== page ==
Then there are omens, portents, jinxes, and I found mine. Now, I am not sure if this dull Russian ruble is bad luck, or the fact that I had purpose planned for it so long, and have not accomplished this goal, that bad luck has now attached to it. Either way, this coin is damned. I wore it in the same change pocket for weeks on end, not realizing it was there. Weeks of no inspiration, no writing, sitting, staring at a screen, white paper, pen grasped idly in hand, to no avail of any words. Like an idol that must be returned to ward off the demons loosed, I must affix this coin to the bottom of a glass at a bar I frequent–that has been the intended goal for this coin for over a year now. Maybe my mind knows that it is sheer procrastination sitting in my pocket, or maybe it is cursed. But either way the coin will make its way to its final resting place tonight.

Na Zdorovie!

A Feathered Phobia

Katrina frantically ran in front of the car, flailing her arms overhead as if fighting off a hostile swarm of bees. It was as if some unseen force was chasing her, pursuing her with the most malicious intent. Her screams resounded through the windows of my Cherokee, while some invisible, malevolent being assaulted her. I drove toward her through the parking lot, set atop the pink granite outcropping of rocks, which jut out into the tempestuous cold green waters of the Gulf of Maine, and she just ran away from me, down the middle of that old cracked road.

The water churned that day as it roiled against the barnacle covered ledges which stretched into the ocean, like fingers from the pinkest skinned hand. The ocean seemed at odds with the stony terra as if it tried to subdue it, bend it to its will, make it submit to the cold green deep. Frothy water shot from crevices running vertically to the ocean, as the force of waves caused spume to shoot high, like geysers of briny water issuing forth from deep within the granite. A cold breeze blew off the ocean, chilling us as we basked in the early autumn sun, as if all our worries flittered away, bit by bit, in that salted bitter air.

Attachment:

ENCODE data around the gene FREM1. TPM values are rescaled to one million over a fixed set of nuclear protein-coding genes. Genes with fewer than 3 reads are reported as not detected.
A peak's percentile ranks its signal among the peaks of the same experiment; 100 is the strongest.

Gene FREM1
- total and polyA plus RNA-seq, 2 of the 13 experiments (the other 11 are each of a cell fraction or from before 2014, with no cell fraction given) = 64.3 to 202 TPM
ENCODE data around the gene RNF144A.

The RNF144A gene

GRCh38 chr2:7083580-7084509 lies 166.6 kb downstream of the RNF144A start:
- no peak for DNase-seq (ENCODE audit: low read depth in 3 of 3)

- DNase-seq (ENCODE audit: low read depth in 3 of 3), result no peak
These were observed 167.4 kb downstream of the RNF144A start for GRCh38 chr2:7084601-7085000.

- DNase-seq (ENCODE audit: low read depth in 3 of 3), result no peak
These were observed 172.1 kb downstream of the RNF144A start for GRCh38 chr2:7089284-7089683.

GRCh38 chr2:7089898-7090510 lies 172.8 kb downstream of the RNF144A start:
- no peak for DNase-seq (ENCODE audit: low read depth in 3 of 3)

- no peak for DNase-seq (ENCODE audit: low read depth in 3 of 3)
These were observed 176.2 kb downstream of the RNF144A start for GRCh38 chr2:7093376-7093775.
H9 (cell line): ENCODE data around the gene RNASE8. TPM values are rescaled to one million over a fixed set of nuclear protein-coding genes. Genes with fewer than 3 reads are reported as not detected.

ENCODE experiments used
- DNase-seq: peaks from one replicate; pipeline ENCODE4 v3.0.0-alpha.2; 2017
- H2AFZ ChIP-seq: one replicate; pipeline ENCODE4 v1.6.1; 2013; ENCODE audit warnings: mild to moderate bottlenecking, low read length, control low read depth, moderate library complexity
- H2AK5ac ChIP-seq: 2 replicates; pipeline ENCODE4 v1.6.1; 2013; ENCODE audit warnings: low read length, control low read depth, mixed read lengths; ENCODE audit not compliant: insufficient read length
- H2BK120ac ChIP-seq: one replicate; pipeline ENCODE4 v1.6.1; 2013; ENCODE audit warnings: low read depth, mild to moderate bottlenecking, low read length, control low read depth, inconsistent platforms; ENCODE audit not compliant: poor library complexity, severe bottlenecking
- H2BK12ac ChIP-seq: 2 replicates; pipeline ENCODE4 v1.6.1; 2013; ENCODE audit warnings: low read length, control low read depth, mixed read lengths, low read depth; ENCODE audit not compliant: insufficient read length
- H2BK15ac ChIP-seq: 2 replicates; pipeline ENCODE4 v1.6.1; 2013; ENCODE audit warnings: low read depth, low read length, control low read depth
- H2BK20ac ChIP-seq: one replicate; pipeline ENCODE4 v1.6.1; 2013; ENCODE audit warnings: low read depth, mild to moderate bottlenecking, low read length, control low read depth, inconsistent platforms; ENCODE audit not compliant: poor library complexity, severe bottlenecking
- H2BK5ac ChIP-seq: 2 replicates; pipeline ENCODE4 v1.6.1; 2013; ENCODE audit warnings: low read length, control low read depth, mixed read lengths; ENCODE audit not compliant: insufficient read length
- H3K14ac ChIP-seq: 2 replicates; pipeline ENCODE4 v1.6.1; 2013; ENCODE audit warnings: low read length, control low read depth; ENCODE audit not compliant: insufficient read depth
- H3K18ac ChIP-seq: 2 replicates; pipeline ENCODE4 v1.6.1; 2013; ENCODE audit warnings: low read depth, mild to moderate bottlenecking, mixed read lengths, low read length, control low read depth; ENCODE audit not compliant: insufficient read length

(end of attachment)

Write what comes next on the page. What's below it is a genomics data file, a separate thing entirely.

She ran fast, faster that I would have thought. I remember seeing her run down that road. She moved quick. My mind flashed as to why she would be running away screaming, but she did, and I could do nothing but move toward her. The firs and cedars stood on each side of the road, gnarled and wind-bent, as if they tried to reach out for her and grab her, to stop this manic episode.

We clambered across the rocks that day, leaping over deep and wide fractures in the granite ledge, the deep fissure descending to jagged boulders and cobbles below. Climbing across pink granite, we made our way to a Brobdingnagian boulder that leaned across the cliff face, creating a small cave inside. We entered this darkened hole feeling like explorers, only to come out on the other side seconds later , no danger or risk presented to us. Crossing a scree field which high tide would cover, we jumped across boulders as the water rushed in, tickling our toes, trying to devour our feet with its cold lips and frothy teeth. We made it to the other side dry, and we sat by the edge of the ocean, with our feet dangling over the edge of the sheer cliff, as water exploded below us in divine spectacle.